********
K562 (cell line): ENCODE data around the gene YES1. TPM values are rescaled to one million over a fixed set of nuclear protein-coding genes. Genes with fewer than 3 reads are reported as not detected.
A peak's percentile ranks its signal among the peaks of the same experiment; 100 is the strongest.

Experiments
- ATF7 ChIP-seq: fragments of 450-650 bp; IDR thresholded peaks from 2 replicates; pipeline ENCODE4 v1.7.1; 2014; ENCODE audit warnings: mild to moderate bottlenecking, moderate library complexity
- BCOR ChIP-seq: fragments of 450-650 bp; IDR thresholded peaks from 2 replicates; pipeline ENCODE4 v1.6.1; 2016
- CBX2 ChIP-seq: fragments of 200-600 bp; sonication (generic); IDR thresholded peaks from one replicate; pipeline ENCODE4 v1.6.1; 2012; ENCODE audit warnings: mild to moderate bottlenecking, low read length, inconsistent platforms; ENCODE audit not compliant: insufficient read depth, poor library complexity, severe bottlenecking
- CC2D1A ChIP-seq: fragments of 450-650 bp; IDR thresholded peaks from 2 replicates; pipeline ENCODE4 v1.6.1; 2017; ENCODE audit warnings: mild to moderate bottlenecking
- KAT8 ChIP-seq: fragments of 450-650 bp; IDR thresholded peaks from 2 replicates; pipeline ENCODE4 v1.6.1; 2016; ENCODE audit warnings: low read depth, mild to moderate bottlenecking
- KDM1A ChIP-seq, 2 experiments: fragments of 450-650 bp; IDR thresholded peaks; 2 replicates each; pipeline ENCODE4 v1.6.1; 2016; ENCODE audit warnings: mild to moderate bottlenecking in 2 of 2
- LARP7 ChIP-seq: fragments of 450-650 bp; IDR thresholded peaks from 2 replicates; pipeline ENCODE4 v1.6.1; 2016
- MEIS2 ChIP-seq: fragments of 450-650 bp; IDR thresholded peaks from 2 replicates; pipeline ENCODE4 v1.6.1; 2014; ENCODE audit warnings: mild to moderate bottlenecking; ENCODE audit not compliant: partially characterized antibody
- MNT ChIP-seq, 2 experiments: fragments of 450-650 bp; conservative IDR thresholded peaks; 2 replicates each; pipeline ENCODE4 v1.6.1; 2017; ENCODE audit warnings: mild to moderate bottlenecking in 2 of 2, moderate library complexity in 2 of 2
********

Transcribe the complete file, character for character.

K562 (cell line): ENCODE data around the gene YES1. TPM values are rescaled to one million over a fixed set of nuclear protein-coding genes. Genes with fewer than 3 reads are reported as not detected.
A peak's percentile ranks its signal among the peaks of the same experiment; 100 is the strongest.

Experiments
- ATF7 ChIP-seq: fragments of 450-650 bp; IDR thresholded peaks from 2 replicates; pipeline ENCODE4 v1.7.1; 2014; ENCODE audit warnings: mild to moderate bottlenecking, moderate library complexity
- BCOR ChIP-seq: fragments of 450-650 bp; IDR thresholded peaks from 2 replicates; pipeline ENCODE4 v1.6.1; 2016
- CBX2 ChIP-seq: fragments of 200-600 bp; sonication (generic); IDR thresholded peaks from one replicate; pipeline ENCODE4 v1.6.1; 2012; ENCODE audit warnings: mild to moderate bottlenecking, low read length, inconsistent platforms; ENCODE audit not compliant: insufficient read depth, poor library complexity, severe bottlenecking
- CC2D1A ChIP-seq: fragments of 450-650 bp; IDR thresholded peaks from 2 replicates; pipeline ENCODE4 v1.6.1; 2017; ENCODE audit warnings: mild to moderate bottlenecking
- KAT8 ChIP-seq: fragments of 450-650 bp; IDR thresholded peaks from 2 replicates; pipeline ENCODE4 v1.6.1; 2016; ENCODE audit warnings: low read depth, mild to moderate bottlenecking
- KDM1A ChIP-seq, 2 experiments: fragments of 450-650 bp; IDR thresholded peaks; 2 replicates each; pipeline ENCODE4 v1.6.1; 2016; ENCODE audit warnings: mild to moderate bottlenecking in 2 of 2
- LARP7 ChIP-seq: fragments of 450-650 bp; IDR thresholded peaks from 2 replicates; pipeline ENCODE4 v1.6.1; 2016
- MEIS2 ChIP-seq: fragments of 450-650 bp; IDR thresholded peaks from 2 replicates; pipeline ENCODE4 v1.6.1; 2014; ENCODE audit warnings: mild to moderate bottlenecking; ENCODE audit not compliant: partially characterized antibody
- MNT ChIP-seq, 2 experiments: fragments of 450-650 bp; conservative IDR thresholded peaks; 2 replicates each; pipeline ENCODE4 v1.6.1; 2017; ENCODE audit warnings: mild to moderate bottlenecking in 2 of 2, moderate library complexity in 2 of 2